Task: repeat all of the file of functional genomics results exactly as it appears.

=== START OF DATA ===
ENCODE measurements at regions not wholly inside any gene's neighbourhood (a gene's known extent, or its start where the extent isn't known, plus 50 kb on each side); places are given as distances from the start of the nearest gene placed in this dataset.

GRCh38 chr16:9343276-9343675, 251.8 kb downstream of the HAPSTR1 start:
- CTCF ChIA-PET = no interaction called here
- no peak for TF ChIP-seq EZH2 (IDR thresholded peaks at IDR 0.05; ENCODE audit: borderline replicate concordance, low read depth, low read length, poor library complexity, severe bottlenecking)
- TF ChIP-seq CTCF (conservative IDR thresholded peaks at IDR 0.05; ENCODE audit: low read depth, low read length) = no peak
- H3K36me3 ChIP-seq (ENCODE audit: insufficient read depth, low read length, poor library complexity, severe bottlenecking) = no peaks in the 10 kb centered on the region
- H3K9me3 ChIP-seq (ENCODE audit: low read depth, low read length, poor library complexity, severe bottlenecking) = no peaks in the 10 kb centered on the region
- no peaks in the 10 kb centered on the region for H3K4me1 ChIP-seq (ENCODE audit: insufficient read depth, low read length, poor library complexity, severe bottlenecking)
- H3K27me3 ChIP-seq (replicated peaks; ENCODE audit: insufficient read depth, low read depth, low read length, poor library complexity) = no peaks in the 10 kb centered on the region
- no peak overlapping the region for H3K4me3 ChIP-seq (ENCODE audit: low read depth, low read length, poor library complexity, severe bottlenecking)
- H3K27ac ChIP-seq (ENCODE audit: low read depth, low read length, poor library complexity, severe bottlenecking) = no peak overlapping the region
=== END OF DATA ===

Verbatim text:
ENCODE measurements at regions not wholly inside any gene's neighbourhood (a gene's known extent, or its start where the extent isn't known, plus 50 kb on each side); places are given as distances from the start of the nearest gene placed in this dataset.

GRCh38 chr16:9343276-9343675, 251.8 kb downstream of the HAPSTR1 start:
- CTCF ChIA-PET = no interaction called here
- no peak for TF ChIP-seq EZH2 (IDR thresholded peaks at IDR 0.05; ENCODE audit: borderline replicate concordance, low read depth, low read length, poor library complexity, severe bottlenecking)
- TF ChIP-seq CTCF (conservative IDR thresholded peaks at IDR 0.05; ENCODE audit: low read depth, low read length) = no peak
- H3K36me3 ChIP-seq (ENCODE audit: insufficient read depth, low read length, poor library complexity, severe bottlenecking) = no peaks in the 10 kb centered on the region
- H3K9me3 ChIP-seq (ENCODE audit: low read depth, low read length, poor library complexity, severe bottlenecking) = no peaks in the 10 kb centered on the region
- no peaks in the 10 kb centered on the region for H3K4me1 ChIP-seq (ENCODE audit: insufficient read depth, low read length, poor library complexity, severe bottlenecking)
- H3K27me3 ChIP-seq (replicated peaks; ENCODE audit: insufficient read depth, low read depth, low read length, poor library complexity) = no peaks in the 10 kb centered on the region
- no peak overlapping the region for H3K4me3 ChIP-seq (ENCODE audit: low read depth, low read length, poor library complexity, severe bottlenecking)
- H3K27ac ChIP-seq (ENCODE audit: low read depth, low read length, poor library complexity, severe bottlenecking) = no peak overlapping the region